Prime Minister Shinzo Abe visited an evacuation centre in the city of Kurashiki in Okayama prefecture, where more than 40 of the 176 victims died.

Japan's Prime Minister Shinzo Abe meets local residents staying at an evacuation centre in Kurashiki, Okayama Prefecture, Japan, in this photo taken by Kyodo July 11, 2018.
Japan's Prime Minister Shinzo Abe meets local residents staying at an evacuation centre in Kurashiki, Okayama Prefecture, Japan, in this photo taken by Kyodo July 11, 2018. (Reuters)

Residents shovelled mud and debris to clear streets so they could get out for food and other supplies on Wednesday in areas of western Japan hard hit by landslides and flooding that still swamped some areas.

Prime Minister Shinzo Abe visited an evacuation centre in the city of Kurashiki in Okayama prefecture, where more than 40 of the 176 victims died. 

He ducked in front of an elderly woman sitting on the floor, and pledged to her that his government would do its utmost to bring back her ordinary life as soon as possible. 

About 200 residents were taking refuge at the shelter he visited.

TRT World's Mhairi Beveridge reports.

Tens of thousands of rescue and recovery workers and volunteers were searching for people still missing.

Rescuers clear debris scattered on a street in a flood hit area in Kumano, Hiroshima prefecture on July 9, 2018.
Rescuers clear debris scattered on a street in a flood hit area in Kumano, Hiroshima prefecture on July 9, 2018. (AFP)

In areas where search-and-rescue operations had ended, construction workers and residents worked in neighborhoods to clear mud and debris and restore vehicle access to the outside and get supplies and food.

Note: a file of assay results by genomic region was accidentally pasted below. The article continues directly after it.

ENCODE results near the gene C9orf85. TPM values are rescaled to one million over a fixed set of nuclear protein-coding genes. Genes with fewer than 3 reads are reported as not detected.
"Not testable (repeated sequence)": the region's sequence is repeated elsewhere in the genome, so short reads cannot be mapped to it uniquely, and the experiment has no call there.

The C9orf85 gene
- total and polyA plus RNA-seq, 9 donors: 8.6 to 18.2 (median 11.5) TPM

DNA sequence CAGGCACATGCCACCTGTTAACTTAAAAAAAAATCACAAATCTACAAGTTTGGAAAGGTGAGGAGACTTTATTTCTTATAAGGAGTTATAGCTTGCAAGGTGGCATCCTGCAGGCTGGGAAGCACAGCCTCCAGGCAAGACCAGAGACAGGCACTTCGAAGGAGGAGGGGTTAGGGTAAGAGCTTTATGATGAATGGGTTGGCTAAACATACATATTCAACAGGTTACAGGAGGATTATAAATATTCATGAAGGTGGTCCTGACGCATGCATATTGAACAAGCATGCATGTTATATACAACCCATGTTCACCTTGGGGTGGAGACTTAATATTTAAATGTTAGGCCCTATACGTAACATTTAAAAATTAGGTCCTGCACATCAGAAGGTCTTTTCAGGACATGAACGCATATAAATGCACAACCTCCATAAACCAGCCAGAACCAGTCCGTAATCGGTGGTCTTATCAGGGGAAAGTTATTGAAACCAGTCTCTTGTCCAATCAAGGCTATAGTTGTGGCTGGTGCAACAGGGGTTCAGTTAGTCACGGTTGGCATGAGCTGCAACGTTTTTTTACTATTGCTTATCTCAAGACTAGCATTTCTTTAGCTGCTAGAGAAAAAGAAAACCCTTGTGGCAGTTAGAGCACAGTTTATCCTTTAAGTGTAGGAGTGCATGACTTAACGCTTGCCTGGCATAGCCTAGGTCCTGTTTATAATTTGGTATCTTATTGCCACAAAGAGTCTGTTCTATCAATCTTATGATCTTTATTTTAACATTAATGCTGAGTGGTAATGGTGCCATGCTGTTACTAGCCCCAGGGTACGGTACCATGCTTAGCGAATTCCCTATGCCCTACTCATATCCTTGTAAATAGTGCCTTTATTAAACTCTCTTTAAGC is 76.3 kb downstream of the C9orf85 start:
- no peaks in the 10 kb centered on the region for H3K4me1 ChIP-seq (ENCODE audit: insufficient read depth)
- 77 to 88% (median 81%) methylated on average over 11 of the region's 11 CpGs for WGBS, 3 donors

In Hiroshima's Asakita ward, resident Nobuaki Hyuga walked to a neighborhood convenience store but could only find ice cream and juices, so he had to go further to find bread and other foods. "We are cut off from the road and we can't go anywhere by car," Hyuga said.

A man carries his bicycle on a mud-covered street in Hiroshima, southwestern Japan, Wednesday, July 11, 2018.
A man carries his bicycle on a mud-covered street in Hiroshima, southwestern Japan, Wednesday, July 11, 2018. (AP)

Construction worker Fukuyoshi Doi volunteering to get that done, and supervised other volunteers who gathered to help.

"Mud and dirt is still blocking our local bus route, so we are trying to get that out of the way, so the road can be reopened for buses and cars," he said. "Once we get the mud out, I believe the rest of the work would pick up."

A Japan Self-Defense Forces soldier collects commemorative photos from debris at a landslide site caused by heavy rain in Kumano Town, Hiroshima Prefecture, Japan July 11, 2018.
A Japan Self-Defense Forces soldier collects commemorative photos from debris at a landslide site caused by heavy rain in Kumano Town, Hiroshima Prefecture, Japan July 11, 2018. (Reuters)

The government said 176 people had been confirmed dead after the record-setting rainfall last week caused severe flooding and landslides. Most of the deaths were in Hiroshima and the surrounding area, but the damage was widespread.

The government has mobilised 75,000 troops and emergency workers and some 80 helicopters for the search and rescue effort, Chief Cabinet Secretary Yoshihide Suga said.

Delivery companies Sagawa Express Co and Yamato Transport Co and cargo service Japan Freight Railway Co said some of their shipments to and from the flooded areas have been suspended or reduced. Supermarkets have closed stores or shortened hours due to delivery delays and supply shortages.

A Japan Self-Defense Forces soldier wipes his sweat as he conducts a rescue and search operation at a landslide site caused by heavy rain in Kumano Town, Hiroshima Prefecture, Japan July 11, 2018.
A Japan Self-Defense Forces soldier wipes his sweat as he conducts a rescue and search operation at a landslide site caused by heavy rain in Kumano Town, Hiroshima Prefecture, Japan July 11, 2018. (Reuters)

Thousands of homes were still without clean water and electricity. Residents lined up for water under a scorching sun as temperatures rose to 35 Celsius (95 Fahrenheit), raising the risk of heat stroke.

Suga said earlier the government was spending $18 million (2 billion yen) to hasten deliveries of supplies and other support for evacuation centres and residents.

Abe cancelled a planned trip to Europe and the Middle East this week to oversee the emergency response.

Source: AP